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Christians and gentle discipline

post #1 of 30
Thread Starter 
There has probably already been a thread about this but since I don't have time to dig it up...

I don't have DC yet so this is far off, but one thing DH and I as pacifists have come to agree on is that we will not spank our children. This goes over great in liberal circles, but DH and I come from conservative Christian families who taught "spare the rod spoil the child". Without creating a separate argument...I am close with my parents, think they are the greatest people on earth and do not harbor anything against them for spanking me, but I will definitely not do the same with my children.

How have you crunchy Christian gentle-disciplining Moms handled "spare the rod spoil the child" nonsense? Especially when well meaning people I love will have genuine concern that I am spoiling my children? Ofcourse I will explain gently, in love...and ultimately my childrens best interest comes before anyone's opinion of me.

I am just preparing now. Any advice?
post #2 of 30
Hey Mama!! Well, I am not Christian, but I have lots of crunchy Christian friends. I'll just throw in my friend Karen's bumpersticker here: "Who Would Jesus Spank?" Kinda says it all, KWIM? Also, there are many Christian anti-spanking resources on the web and elsewhere that pretty handily refute, in very solid Biblical terms, the idea that violence is acceptable in ay loving relationship. At least in the New Testament
post #3 of 30
I read a great thread on this here in this forum a few months back; you might search under "spare the rod" or the like. Hope those same mamas will chime in, but the gist of the posts was about how the "rod" in those quoted verses is used with the analogy of the shepherd and sheep -- the rod isn't used to beat the sheep into submission; it is rather gentle guidance, a protector from harm. HTH
post #4 of 30
I don't fit any of your requirements, however I have seen several parents on here respond with "thy rod and thy staff, they comfort me" (23 Ps.) As in, guide gently, like a sheep, not beat them with it. the rod is intended to set limits not punish, to keep sheep from wondering off the path and ... well, dying (making them spoiled, or worthless)... thus if you spare the rod (fail to guide them on the path by setting firm but gentle limits), you do spoil the child (allowing them to "die' spiritually)...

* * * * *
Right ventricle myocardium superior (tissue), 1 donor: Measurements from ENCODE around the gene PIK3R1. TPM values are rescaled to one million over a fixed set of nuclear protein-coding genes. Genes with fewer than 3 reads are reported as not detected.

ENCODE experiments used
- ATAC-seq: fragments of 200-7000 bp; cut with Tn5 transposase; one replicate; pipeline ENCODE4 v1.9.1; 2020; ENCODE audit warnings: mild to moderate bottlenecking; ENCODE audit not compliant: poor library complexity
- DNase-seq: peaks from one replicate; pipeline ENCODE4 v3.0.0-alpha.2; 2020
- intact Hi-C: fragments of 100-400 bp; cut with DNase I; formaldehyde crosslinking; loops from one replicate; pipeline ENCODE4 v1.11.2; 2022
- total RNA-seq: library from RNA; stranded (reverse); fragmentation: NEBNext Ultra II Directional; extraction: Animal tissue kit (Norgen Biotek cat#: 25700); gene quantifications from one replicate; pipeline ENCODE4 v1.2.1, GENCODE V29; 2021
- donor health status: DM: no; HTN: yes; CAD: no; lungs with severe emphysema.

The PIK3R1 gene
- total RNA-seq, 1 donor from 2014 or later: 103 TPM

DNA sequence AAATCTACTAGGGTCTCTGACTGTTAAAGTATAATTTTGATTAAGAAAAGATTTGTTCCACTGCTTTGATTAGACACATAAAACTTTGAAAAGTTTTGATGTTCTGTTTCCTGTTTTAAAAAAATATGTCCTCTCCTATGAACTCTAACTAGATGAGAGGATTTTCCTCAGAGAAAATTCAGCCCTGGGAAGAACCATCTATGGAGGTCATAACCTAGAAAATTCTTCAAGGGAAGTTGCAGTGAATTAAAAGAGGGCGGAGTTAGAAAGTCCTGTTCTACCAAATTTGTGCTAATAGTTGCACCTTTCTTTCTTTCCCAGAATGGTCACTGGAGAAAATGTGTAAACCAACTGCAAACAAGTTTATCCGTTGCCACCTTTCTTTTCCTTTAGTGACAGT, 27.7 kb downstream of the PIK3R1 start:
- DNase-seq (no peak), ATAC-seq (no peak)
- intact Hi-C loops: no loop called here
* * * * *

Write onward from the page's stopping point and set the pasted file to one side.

and of course, "do unto others as you would have them do unto you."
post #5 of 30
Quote:
Originally Posted by laoxinat View Post
I'll just throw in my friend Karen's bumpersticker here: "Who Would Jesus Spank?"
I'd LOVE to know where she got that!! I like that!
post #6 of 30
Quote:
Originally Posted by OpenHanded View Post
I read a great thread on this here in this forum a few months back; you might search under "spare the rod" or the like. Hope those same mamas will chime in, but the gist of the posts was about how the "rod" in those quoted verses is used with the analogy of the shepherd and sheep -- the rod isn't used to beat the sheep into submission; it is rather gentle guidance, a protector from harm. HTH
I'm not Christian but my mom was later in life, and one of DH's friends is 7th Day and is almost a bible scholar, and that is what I have heard from *anyone* who seriously studies the bible. The rod isn't a rod.

From someone outside of it all, however, I personally think that there's a twist in the way it's said and meant. I believe it's not a backwards way of saying to be physically punitive, but rather an order. Spare the rod and spoil the child. Do both. Not "spoil the child", but yes, spare the rod, spoil the child.

That works for me. Except you're not really spoiling the child, but when my stepdad (who has a different outlook on religion than my mom did) would go on, that kinda, um, got him to be quiet.
post #7 of 30
Check out the articles at www.gentlechristianmothers.com
post #8 of 30
I just can't picture Jesus hitting a kid.
post #9 of 30
www.aolff.org

This site answers a lot of those questions.
post #10 of 30
Quote: